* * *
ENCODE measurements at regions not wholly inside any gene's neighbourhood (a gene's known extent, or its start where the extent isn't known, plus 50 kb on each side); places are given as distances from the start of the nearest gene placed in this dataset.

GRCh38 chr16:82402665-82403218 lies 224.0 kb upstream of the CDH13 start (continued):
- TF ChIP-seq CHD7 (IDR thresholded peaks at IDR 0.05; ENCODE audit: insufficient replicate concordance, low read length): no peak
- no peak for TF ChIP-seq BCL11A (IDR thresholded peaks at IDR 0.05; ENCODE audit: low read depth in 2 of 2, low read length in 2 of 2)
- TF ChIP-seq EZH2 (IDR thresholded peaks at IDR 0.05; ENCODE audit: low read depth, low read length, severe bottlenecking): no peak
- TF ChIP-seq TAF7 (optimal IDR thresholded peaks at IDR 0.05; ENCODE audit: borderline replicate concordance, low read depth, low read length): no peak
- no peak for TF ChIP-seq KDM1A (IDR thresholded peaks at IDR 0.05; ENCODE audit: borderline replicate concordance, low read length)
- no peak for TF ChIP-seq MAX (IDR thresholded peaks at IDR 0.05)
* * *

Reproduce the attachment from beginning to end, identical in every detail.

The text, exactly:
ENCODE measurements at regions not wholly inside any gene's neighbourhood (a gene's known extent, or its start where the extent isn't known, plus 50 kb on each side); places are given as distances from the start of the nearest gene placed in this dataset.

GRCh38 chr16:82402665-82403218 lies 224.0 kb upstream of the CDH13 start (continued):
- TF ChIP-seq CHD7 (IDR thresholded peaks at IDR 0.05; ENCODE audit: insufficient replicate concordance, low read length): no peak
- no peak for TF ChIP-seq BCL11A (IDR thresholded peaks at IDR 0.05; ENCODE audit: low read depth in 2 of 2, low read length in 2 of 2)
- TF ChIP-seq EZH2 (IDR thresholded peaks at IDR 0.05; ENCODE audit: low read depth, low read length, severe bottlenecking): no peak
- TF ChIP-seq TAF7 (optimal IDR thresholded peaks at IDR 0.05; ENCODE audit: borderline replicate concordance, low read depth, low read length): no peak
- no peak for TF ChIP-seq KDM1A (IDR thresholded peaks at IDR 0.05; ENCODE audit: borderline replicate concordance, low read length)
- no peak for TF ChIP-seq MAX (IDR thresholded peaks at IDR 0.05)